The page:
Monday, 22 February 2021
Fair Work Amendment (Supporting Australia's Jobs and Economic Recovery) Bill 2020; Second Reading
I rise to speak on the Fair Work Amendment (Supporting Australia's Jobs and Economic Recovery) Bill 2020. As with all omnibus bills, there are good and bad elements. With contentious policy areas such as industrial relations, there is often a polarisation of views, depending on which side of the ideological fence you are on. For example, with respect to this bill, the Labor Party and the unions would have you believe that the world will end if the bill proceeds. The Liberal Party, on the other hand, would have you believe that the world will end if it doesn't proceed. Having looked at the bill and listened to representatives from the ACTU, individual unions, local businesses and industry bodies, there appear to be elements that have merit and some that I believe must be addressed and/or rejected outright.
One element of merit is the introduction of a definition for the term 'casual employee'. Currently the Fair Work Act does not define the term. Instead the meaning is applied from common law. Until recent court decisions, 'casual employee', among other criteria, was loosely defined as employees who were engaged as casuals without expectations of ongoing work and without fixed hours of employment. The Skene and Rossato cases have now created uncertainty for employers, as employees engaged as casuals may now be deemed as other than casuals and at some point in time become entitled to payment of annual and other leave entitlements, even though they have received casual loading. This has left industry with a potential $39 billion in exposure.
Unions have raised concerns that the introduction of a definition of 'casual employment' will deny employees the right to recover entitlements if, during their employment period, the employee was not casual. I don't believe this to be technically true. The bill in this instance takes a common-sense approach, I believe, requiring employees to be entitled to receive in total an amount not less than the casual loading amount. This set-off provision ensures employees receive their legal entitlement and protects employers from paying entitlements twice. Naturally in the Senate, should this bill proceed, there may be amendments with respect to how we create casual employment, but I think that both employers and employees and deserve to have clarity on their roles and responsibilities.
In relation to the compliance and enforcement provision, increasing the cap from $20,000 to $50,000 for small claims wage recovery is an important step, and I think it is admirable. It's insisting employees recover their hard-earned wages in instances where employers have not paid them appropriately. Similarly, the introduction of a criminal offence for wage theft and increasing maximum civil penalties for underpayment contraventions will send the right signal to the small minority of employers that do the wrong thing.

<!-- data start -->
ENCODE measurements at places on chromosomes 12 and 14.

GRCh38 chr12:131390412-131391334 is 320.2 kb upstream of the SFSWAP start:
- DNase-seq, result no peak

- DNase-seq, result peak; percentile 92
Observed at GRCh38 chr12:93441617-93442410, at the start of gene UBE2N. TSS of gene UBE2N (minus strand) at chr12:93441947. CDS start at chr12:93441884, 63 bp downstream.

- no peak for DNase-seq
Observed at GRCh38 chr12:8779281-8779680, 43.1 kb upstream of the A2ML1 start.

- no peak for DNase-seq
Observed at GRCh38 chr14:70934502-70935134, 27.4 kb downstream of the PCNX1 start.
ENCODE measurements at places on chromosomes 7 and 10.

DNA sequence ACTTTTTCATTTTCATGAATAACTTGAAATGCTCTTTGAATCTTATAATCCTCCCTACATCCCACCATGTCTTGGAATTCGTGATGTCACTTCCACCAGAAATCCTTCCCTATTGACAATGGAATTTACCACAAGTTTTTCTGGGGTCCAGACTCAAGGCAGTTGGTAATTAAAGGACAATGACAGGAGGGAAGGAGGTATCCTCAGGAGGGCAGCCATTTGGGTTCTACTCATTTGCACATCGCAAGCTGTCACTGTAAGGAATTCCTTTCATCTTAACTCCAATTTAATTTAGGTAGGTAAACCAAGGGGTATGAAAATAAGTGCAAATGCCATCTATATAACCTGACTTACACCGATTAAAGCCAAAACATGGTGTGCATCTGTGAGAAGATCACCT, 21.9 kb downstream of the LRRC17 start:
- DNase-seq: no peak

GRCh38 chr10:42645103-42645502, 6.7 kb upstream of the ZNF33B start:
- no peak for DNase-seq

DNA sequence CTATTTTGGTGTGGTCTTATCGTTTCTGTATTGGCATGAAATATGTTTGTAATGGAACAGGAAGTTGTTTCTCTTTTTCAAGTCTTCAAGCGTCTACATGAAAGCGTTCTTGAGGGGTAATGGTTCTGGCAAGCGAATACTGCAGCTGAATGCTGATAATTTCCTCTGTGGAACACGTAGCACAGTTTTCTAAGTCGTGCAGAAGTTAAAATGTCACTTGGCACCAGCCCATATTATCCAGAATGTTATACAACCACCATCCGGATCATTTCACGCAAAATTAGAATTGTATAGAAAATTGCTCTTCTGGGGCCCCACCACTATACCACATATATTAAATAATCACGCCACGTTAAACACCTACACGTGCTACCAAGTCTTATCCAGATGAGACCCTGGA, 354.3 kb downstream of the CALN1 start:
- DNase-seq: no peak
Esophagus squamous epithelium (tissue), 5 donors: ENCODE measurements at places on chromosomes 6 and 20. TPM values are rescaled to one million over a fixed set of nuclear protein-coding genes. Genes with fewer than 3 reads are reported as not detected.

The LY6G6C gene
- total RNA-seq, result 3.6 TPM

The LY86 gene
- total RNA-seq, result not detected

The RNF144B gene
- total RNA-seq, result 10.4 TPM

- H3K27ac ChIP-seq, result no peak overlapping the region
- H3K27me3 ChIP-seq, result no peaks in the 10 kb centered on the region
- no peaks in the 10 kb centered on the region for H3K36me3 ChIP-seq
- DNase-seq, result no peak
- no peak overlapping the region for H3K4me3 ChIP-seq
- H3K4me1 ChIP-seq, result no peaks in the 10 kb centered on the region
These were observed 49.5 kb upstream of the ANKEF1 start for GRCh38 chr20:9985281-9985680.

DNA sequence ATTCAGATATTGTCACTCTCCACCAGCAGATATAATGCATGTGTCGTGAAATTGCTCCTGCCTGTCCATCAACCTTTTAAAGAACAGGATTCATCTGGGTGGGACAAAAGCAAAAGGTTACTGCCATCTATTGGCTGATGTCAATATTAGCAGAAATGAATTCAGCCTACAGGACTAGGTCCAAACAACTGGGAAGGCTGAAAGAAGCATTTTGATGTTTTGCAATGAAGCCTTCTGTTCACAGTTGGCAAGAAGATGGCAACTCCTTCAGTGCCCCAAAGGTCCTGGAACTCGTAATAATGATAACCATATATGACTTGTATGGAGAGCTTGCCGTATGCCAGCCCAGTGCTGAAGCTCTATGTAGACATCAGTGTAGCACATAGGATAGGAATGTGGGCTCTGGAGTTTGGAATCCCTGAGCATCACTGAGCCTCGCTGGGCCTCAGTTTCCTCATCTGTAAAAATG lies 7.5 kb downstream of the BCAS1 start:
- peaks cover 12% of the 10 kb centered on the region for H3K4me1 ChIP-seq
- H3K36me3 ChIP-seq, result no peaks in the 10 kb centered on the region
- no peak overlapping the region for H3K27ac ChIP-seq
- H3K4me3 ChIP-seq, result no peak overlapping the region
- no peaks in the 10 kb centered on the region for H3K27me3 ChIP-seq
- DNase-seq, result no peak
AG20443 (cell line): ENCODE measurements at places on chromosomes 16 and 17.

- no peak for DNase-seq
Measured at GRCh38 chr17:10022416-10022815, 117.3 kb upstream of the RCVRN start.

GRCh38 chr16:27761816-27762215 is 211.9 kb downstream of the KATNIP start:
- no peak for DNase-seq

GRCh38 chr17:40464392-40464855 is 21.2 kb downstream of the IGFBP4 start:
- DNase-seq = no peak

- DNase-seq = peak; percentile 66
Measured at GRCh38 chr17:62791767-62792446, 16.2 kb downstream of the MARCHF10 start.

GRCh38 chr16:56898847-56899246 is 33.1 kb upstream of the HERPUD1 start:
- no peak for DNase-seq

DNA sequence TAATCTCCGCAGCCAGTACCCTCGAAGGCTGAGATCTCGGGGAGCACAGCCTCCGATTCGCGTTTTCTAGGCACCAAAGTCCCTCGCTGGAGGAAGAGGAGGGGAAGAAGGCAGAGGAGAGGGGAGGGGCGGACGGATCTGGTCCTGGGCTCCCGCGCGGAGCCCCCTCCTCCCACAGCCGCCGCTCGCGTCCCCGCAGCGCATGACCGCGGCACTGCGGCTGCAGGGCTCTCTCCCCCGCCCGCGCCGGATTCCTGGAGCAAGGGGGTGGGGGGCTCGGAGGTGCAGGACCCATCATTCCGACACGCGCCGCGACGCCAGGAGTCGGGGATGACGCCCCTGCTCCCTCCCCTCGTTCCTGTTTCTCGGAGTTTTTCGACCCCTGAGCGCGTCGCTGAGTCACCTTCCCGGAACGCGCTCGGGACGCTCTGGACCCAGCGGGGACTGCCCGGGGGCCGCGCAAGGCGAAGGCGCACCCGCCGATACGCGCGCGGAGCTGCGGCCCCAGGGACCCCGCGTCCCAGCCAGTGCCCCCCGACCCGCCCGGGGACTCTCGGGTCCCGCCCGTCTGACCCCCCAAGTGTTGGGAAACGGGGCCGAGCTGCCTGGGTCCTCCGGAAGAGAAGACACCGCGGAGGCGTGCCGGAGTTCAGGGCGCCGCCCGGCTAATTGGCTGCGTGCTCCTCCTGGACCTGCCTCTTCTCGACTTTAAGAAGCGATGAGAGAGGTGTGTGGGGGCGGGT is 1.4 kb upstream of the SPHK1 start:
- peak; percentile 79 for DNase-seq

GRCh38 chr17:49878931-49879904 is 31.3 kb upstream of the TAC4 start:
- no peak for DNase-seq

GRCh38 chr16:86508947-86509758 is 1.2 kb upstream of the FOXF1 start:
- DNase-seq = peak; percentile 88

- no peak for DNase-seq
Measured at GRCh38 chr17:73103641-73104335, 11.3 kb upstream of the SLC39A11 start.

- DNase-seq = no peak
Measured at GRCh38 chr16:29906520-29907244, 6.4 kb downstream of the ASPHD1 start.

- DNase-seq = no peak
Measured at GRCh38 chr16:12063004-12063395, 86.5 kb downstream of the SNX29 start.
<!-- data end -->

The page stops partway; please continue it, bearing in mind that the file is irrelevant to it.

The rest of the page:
The part-time flexibility amendments may seem sensible. While they reflect the conditions contained in many union negotiated enterprise agreements, I can understand that some unions are worried this has the potential to expect too much flexibility from their employees. They could have 16 hours one week and 32 hours the next. But, of course, when they go to get a bank loan it's only ever the 16 hours that's recognised. As I mentioned, there are union negotiated enterprise agreements, especially in the retail sector, that provide part-time employees that work additional hours without a range. Without a range, as in some agreements, this section simply encourages, I believe, employers to treat part-time workers like casual workers without the casual loading. The government says the employee can choose not to accept, but I don't think that that view recognises the power imbalance between workers and employers. The government's defence that any additional hours must be by agreement I just don't believe is correct. While I believe this provision potentially has a sensible intent, it does not provide appropriate protection for workers and may likely result in a newer form of lower flexible worker. I cannot support this provision in its current form.
We need to recognise in this place that this bill will affect the lowest-paid workers in Australia more than anyone else. During my discussions with unions and industry, the most contentious element of the bill resoundingly centred around the better off overall test changes. I'm pleased the government has abandoned these changes, but I'm deeply concerned that they were there in the first place. While the government seeks to reform and address obvious areas of deficiency, such as the definition of 'casuals' and wage theft, the bill as a whole does not satisfy the fairness test or satisfactorily address the areas of deficiency.
Given the many elements of the bill that I think are fair and reasonable, I think this government should pull apart this bill in this chamber. If the government is not willing to approach the bill in this way, I simply cannot support it and I will need to leave it to the Senate to hopefully ensure that those provisions for the protection of workers continue, particularly around the area of wage theft. The best thing the government can do, I think, is pause this bill, go back to the table, sit down with unions and sit down with employer groups. Let's actually get a bill that does the right thing by workers and by small businesses.